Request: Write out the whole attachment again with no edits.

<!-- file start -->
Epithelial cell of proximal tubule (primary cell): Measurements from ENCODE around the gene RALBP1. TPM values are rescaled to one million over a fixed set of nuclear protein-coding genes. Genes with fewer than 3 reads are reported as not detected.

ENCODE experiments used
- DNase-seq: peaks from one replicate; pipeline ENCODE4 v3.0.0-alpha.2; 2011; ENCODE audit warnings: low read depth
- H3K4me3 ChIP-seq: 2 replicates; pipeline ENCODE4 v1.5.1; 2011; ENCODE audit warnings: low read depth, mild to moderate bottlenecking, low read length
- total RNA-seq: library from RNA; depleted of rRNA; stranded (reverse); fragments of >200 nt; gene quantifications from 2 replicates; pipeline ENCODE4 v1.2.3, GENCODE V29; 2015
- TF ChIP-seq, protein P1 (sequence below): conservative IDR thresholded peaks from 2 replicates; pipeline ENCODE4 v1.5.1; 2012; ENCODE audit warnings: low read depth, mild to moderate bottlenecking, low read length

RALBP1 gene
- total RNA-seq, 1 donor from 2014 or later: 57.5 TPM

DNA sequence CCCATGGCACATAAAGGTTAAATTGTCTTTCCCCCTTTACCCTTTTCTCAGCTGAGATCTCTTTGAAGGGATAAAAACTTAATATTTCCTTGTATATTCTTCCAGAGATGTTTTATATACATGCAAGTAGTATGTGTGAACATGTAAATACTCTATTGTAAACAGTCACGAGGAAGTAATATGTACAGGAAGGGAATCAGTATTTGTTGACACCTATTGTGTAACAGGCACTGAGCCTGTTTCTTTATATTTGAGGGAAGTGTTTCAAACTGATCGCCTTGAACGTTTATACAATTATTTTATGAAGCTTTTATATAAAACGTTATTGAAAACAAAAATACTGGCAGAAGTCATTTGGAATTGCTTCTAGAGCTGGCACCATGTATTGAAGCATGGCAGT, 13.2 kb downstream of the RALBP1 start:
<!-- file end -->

Epithelial cell of proximal tubule (primary cell): Measurements from ENCODE around the gene RALBP1. TPM values are rescaled to one million over a fixed set of nuclear protein-coding genes. Genes with fewer than 3 reads are reported as not detected.

ENCODE experiments used
- DNase-seq: peaks from one replicate; pipeline ENCODE4 v3.0.0-alpha.2; 2011; ENCODE audit warnings: low read depth
- H3K4me3 ChIP-seq: 2 replicates; pipeline ENCODE4 v1.5.1; 2011; ENCODE audit warnings: low read depth, mild to moderate bottlenecking, low read length
- total RNA-seq: library from RNA; depleted of rRNA; stranded (reverse); fragments of >200 nt; gene quantifications from 2 replicates; pipeline ENCODE4 v1.2.3, GENCODE V29; 2015
- TF ChIP-seq, protein P1 (sequence below): conservative IDR thresholded peaks from 2 replicates; pipeline ENCODE4 v1.5.1; 2012; ENCODE audit warnings: low read depth, mild to moderate bottlenecking, low read length

RALBP1 gene
- total RNA-seq, 1 donor from 2014 or later: 57.5 TPM

DNA sequence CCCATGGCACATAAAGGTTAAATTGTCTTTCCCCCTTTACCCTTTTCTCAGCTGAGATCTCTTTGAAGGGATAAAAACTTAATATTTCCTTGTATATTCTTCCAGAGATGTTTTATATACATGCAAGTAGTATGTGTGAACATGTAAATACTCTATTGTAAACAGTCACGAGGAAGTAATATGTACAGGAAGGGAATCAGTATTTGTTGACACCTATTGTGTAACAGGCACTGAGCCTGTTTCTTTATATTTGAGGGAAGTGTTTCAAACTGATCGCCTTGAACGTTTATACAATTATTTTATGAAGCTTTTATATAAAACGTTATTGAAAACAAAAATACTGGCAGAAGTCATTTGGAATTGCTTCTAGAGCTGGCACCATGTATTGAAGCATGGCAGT, 13.2 kb downstream of the RALBP1 start: